L.A. Noire

Hands-on With Rockstar’s Detective Epic
by Matt Helgeson on Mar 01, 2011 at 05:00 AM
Platform PlayStation 4, Xbox One, Switch, PlayStation 3, Xbox 360, PC
Publisher Rockstar Games
Developer Rockstar Games
Rating Mature

Since we gave the world its first look into the dark world of L.A. Noire with our March 2010 cover story, Rockstar has incrementally lifted the veil, each time revealing a bit more about this intriguing title. Recently, I got my first opportunity to play L.A. Noire.

Rockstar ran me through a brief interlude that showed protagonist Cole Phelps arriving at his new job at the detective desk of the LAPD (and a small sampling of a case entitled “The Red Lipstick Killer”). Phelps is introduced as the replacement to retiring detective Floyd Rose (who seems to be “retiring” under shady circumstances), and placed with Rose’s old partner, Rusty Galloway. Throughout our session, it’s clear that Galloway is not pleased to be paired with this holier-than-thou rookie.

After this introduction, I took the controller and began a new case, “The Silk Stocking Murder.” Like many of the recent trailers for the game, this case is tied to Los Angeles’ real-life Black Dahlia murders. We’re called into action by Captain Donnelly. A Hispanic woman has been found dead near city hall. The M.O. appears to be that of the Black Dahlia killer – or a copycat. As we arrive, we’re met by some sleazy reporters. “Another tramp, another message,” says one. “Is the Werewolf back in business?” (“The Werewolf” is another period nickname for the Black Dahlia killer.) Phelps is not amused, rebuffing the wags by asking them if they have a mother or sister.

The crime scene is gruesome. The woman is naked and mutilated. Inspecting her body, I see that a ring has been removed from her finger, and cryptic messages – “B.D.” and “Kiss the Blood” – have been scrawled on her torso. I begin investigating the crime scene, which is one of the game’s main play mechanics. Generally, you proceed just as you would in real life – something catches your eye, you bend down and pick it up. You can rotate items in your hand with the thumbstick, searching for a “sweet spot” that will initiate rumble and reveal a further clue in the item. For example, you might pick up an envelope and read the address on it, then open it up and check the contents inside. It works well, and if you get off track, your partner is there to spot things you miss. It’s important to scour the location for every clue, as missing things limits your options in subsequent interrogations. This particular crime scene is strange; we’re clearly being led on a path of blood stains to find objects like a library card, a ring, and other personal effects. This path takes us to a roof of a nearby building where we finally discern the identity and address of the victim: Ms. Antonia Maldonado.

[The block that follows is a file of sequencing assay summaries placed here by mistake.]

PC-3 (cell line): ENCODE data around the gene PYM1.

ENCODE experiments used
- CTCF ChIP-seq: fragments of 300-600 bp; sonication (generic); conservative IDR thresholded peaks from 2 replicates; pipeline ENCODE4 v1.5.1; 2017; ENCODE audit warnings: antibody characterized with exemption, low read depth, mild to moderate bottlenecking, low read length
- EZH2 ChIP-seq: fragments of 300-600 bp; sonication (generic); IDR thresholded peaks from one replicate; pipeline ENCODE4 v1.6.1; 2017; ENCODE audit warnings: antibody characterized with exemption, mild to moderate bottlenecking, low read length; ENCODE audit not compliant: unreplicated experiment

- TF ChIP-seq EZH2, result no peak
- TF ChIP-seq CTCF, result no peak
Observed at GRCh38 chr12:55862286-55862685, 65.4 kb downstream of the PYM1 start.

From here, we head into investigation and interrogation. From Ms. Maldonaldo’s landlord to her estranged husband, we track down each person of interest in the case, asking questions based on the evidence we acquired in our searches of her residence and the crime scene. I’ve always felt that L.A. Noire’s success will ride on its ability to make these interrogations feel real and compelling. You must pay attention to each character’s facial reactions – you can’t afford to be gullible, but pressing a witness too hard makes them shut down entirely.

If you accuse someone of lying, you better have a clue to back up your claim. This is made easy by your in-game notebook, which takes automatic notes of every relevant clue, address, person of interest, and fact. If the witness rebuffs your accusation, you simply have to select the clue that proves them wrong and call them on it. Usually, they’ll give up the crucial information that takes you to your next destination. The conversation mechanics are simple and effective. Three simple button presses (indicating whether you believe them, are skeptical of their answer, or think they are outright lying to you) dictate your response. Overall, it’s similar to the system seen in Mass Effect, giving you a good sense of your reply without resorting to verbatim dialogue options.

The trail of the case takes many twists and turns – recently filed divorce papers seem to finger her husband, who has a flimsy alibi for the night she was murdered. However, further interrogation reveals that he’s not the culprit. A lead that first appeared to go nowhere – her late night visit to a green grocer to call for a cab following a night of drinking – suddenly takes a turn when I uncover a bloody scalpel in the grocer’s back room. After a quick car chase (which felt similar to the driving in GTA, making adjustments for the boaty physics of the period cars), we apprehend the grocer.

However, I got the sense that this was not the full story. Our captain seemed eager to wrap up the case, deliver the suspect to the district attorney, and write it off as a copycat murder. If it was that simple, why the elaborate trail of clues at the crime scene and the messages scrawled on her body? Is the Black Dahlia killer still stalking the women of L.A.? Sadly, I didn’t get a chance to allay these suspicions in my brief hands-on session. I have a hunch that the answers to these questions will play heavily into the larger story being told in L.A. Noire – one that is likely tied to the apparent corruption at the LAPD’s highest levels. However, there is one thing I’m increasingly sure of – L.A. Noire is going to give gamers an experience unlike anything we’ve ever played before. Conversation trumps gunplay, and the real truth is buried under layers of subterfuge. I can’t wait.

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L.A. Noire

PlayStation 4, Xbox One, Switch, PlayStation 3, Xbox 360, PC
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